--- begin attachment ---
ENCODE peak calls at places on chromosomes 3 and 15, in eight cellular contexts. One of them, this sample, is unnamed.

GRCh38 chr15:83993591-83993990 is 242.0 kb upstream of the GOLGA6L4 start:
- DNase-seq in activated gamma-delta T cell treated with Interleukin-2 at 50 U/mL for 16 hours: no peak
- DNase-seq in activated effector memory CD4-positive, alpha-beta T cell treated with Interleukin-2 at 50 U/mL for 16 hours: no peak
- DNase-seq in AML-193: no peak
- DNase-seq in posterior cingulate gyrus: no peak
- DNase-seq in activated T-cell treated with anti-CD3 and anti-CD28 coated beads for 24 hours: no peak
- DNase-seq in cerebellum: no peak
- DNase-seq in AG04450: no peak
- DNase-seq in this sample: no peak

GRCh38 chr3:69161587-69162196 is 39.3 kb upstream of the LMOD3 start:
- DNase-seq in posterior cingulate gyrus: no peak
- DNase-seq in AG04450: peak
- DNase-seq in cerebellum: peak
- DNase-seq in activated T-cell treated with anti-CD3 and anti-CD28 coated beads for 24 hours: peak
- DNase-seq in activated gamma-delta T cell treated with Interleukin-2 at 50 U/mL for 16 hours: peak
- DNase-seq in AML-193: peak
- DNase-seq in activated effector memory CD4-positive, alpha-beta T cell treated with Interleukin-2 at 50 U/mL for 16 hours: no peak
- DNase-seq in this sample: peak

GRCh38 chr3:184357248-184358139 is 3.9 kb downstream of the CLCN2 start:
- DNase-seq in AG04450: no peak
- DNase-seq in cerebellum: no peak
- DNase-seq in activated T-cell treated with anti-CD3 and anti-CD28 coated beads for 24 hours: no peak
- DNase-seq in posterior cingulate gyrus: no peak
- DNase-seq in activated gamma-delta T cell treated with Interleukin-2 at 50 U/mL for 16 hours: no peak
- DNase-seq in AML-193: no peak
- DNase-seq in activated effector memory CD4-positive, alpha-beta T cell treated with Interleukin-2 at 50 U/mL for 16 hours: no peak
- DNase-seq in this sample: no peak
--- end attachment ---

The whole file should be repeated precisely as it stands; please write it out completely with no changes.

ENCODE peak calls at places on chromosomes 3 and 15, in eight cellular contexts. One of them, this sample, is unnamed.

GRCh38 chr15:83993591-83993990 is 242.0 kb upstream of the GOLGA6L4 start:
- DNase-seq in activated gamma-delta T cell treated with Interleukin-2 at 50 U/mL for 16 hours: no peak
- DNase-seq in activated effector memory CD4-positive, alpha-beta T cell treated with Interleukin-2 at 50 U/mL for 16 hours: no peak
- DNase-seq in AML-193: no peak
- DNase-seq in posterior cingulate gyrus: no peak
- DNase-seq in activated T-cell treated with anti-CD3 and anti-CD28 coated beads for 24 hours: no peak
- DNase-seq in cerebellum: no peak
- DNase-seq in AG04450: no peak
- DNase-seq in this sample: no peak

GRCh38 chr3:69161587-69162196 is 39.3 kb upstream of the LMOD3 start:
- DNase-seq in posterior cingulate gyrus: no peak
- DNase-seq in AG04450: peak
- DNase-seq in cerebellum: peak
- DNase-seq in activated T-cell treated with anti-CD3 and anti-CD28 coated beads for 24 hours: peak
- DNase-seq in activated gamma-delta T cell treated with Interleukin-2 at 50 U/mL for 16 hours: peak
- DNase-seq in AML-193: peak
- DNase-seq in activated effector memory CD4-positive, alpha-beta T cell treated with Interleukin-2 at 50 U/mL for 16 hours: no peak
- DNase-seq in this sample: peak

GRCh38 chr3:184357248-184358139 is 3.9 kb downstream of the CLCN2 start:
- DNase-seq in AG04450: no peak
- DNase-seq in cerebellum: no peak
- DNase-seq in activated T-cell treated with anti-CD3 and anti-CD28 coated beads for 24 hours: no peak
- DNase-seq in posterior cingulate gyrus: no peak
- DNase-seq in activated gamma-delta T cell treated with Interleukin-2 at 50 U/mL for 16 hours: no peak
- DNase-seq in AML-193: no peak
- DNase-seq in activated effector memory CD4-positive, alpha-beta T cell treated with Interleukin-2 at 50 U/mL for 16 hours: no peak
- DNase-seq in this sample: no peak